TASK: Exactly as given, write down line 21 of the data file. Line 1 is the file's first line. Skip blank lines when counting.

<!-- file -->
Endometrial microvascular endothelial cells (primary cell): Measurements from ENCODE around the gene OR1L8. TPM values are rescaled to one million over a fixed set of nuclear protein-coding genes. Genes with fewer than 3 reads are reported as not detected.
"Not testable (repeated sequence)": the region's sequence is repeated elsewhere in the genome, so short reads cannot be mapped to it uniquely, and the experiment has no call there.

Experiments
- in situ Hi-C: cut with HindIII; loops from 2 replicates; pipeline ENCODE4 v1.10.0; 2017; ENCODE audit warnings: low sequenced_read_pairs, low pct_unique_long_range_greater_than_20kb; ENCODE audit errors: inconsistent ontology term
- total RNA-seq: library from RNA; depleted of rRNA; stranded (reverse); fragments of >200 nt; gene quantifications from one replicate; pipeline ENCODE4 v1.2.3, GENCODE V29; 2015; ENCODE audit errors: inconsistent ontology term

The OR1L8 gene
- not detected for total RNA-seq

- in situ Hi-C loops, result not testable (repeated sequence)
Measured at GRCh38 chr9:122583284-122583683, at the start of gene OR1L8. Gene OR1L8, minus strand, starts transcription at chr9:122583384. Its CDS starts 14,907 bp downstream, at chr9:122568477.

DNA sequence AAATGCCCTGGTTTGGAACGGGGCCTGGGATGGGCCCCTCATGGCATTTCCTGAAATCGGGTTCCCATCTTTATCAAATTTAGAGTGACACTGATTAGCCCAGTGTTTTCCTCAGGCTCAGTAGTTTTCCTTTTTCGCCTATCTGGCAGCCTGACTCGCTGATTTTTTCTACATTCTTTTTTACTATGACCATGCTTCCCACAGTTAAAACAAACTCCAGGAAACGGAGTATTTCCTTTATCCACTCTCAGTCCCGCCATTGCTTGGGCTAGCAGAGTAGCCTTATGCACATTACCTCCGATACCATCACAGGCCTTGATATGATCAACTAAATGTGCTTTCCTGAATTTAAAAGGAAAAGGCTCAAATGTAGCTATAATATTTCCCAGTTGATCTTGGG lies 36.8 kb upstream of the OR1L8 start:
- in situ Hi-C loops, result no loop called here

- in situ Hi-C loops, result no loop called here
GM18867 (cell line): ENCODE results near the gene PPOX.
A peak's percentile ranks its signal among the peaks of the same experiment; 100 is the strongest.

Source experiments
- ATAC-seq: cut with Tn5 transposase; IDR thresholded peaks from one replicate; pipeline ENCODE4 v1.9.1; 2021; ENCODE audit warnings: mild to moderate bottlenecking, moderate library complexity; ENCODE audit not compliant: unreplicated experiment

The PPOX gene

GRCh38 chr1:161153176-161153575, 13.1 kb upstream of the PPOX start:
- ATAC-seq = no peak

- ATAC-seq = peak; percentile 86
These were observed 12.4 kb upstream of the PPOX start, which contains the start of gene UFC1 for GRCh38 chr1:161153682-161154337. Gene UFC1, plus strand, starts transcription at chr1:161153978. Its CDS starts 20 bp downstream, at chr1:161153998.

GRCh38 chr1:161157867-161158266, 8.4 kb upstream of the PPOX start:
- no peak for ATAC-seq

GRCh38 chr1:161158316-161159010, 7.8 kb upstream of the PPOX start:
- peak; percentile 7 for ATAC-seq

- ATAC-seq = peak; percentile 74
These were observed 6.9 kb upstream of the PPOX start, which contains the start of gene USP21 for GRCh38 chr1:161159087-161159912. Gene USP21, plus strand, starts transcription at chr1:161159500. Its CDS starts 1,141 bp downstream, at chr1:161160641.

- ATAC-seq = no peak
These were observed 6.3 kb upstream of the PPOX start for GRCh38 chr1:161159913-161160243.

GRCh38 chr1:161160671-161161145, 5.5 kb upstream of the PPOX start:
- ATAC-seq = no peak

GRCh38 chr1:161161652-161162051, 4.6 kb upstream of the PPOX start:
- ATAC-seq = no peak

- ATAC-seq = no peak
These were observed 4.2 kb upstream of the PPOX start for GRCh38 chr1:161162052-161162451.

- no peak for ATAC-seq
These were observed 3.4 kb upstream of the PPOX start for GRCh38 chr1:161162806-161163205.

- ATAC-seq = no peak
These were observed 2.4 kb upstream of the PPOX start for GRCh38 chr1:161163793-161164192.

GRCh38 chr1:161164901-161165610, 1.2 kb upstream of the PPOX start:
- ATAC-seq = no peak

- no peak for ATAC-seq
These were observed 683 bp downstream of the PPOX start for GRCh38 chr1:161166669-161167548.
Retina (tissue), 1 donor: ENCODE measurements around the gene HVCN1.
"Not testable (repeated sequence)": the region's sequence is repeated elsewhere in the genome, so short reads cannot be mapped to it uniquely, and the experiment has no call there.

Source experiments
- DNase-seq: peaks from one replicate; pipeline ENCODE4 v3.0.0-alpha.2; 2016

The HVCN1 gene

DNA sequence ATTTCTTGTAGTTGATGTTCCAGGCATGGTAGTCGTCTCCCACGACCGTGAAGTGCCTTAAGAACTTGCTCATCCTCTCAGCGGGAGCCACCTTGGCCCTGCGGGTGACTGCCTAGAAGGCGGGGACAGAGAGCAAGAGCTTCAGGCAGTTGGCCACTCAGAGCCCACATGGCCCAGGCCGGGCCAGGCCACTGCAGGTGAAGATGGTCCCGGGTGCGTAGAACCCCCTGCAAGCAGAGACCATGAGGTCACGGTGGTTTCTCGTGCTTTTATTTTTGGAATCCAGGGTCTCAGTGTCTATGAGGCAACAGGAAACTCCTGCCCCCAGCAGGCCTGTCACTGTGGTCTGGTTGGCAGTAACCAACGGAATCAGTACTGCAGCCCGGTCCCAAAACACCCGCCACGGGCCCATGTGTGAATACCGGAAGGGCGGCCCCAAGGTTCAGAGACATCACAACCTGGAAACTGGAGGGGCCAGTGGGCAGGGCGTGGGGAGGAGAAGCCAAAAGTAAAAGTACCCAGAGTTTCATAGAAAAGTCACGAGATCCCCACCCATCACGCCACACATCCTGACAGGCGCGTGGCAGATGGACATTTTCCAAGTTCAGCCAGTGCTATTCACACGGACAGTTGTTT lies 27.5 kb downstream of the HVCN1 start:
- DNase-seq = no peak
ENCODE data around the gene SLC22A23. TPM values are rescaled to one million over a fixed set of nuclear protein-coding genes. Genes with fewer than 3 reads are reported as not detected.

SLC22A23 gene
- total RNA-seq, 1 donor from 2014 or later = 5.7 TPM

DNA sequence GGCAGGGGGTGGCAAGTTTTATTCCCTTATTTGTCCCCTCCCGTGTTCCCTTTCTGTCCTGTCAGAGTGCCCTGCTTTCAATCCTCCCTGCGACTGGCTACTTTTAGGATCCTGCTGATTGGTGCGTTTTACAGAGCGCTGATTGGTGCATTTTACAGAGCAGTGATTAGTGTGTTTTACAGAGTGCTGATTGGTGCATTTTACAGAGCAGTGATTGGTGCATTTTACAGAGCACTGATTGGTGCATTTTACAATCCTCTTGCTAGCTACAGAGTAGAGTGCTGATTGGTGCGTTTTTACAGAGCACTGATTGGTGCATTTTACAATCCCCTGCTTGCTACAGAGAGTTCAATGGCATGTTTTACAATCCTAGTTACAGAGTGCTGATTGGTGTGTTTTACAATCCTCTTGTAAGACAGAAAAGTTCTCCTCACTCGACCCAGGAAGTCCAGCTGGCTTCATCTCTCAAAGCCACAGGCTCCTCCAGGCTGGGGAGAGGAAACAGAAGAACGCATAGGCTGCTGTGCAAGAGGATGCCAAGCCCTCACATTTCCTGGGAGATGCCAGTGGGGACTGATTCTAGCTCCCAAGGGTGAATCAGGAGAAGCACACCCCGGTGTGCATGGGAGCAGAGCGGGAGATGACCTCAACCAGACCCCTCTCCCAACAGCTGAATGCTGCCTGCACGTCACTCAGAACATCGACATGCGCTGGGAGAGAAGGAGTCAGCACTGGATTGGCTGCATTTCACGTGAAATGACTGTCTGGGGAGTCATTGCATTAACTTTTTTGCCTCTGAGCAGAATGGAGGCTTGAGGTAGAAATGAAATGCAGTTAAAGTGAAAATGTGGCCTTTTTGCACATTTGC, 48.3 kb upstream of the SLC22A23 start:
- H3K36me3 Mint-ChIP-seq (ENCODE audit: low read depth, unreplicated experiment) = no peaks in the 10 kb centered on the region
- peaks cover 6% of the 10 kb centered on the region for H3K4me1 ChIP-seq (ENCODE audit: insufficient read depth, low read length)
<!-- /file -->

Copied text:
These were observed 12.4 kb upstream of the PPOX start, which contains the start of gene UFC1 for GRCh38 chr1:161153682-161154337. Gene UFC1, plus strand, starts transcription at chr1:161153978. Its CDS starts 20 bp downstream, at chr1:161153998.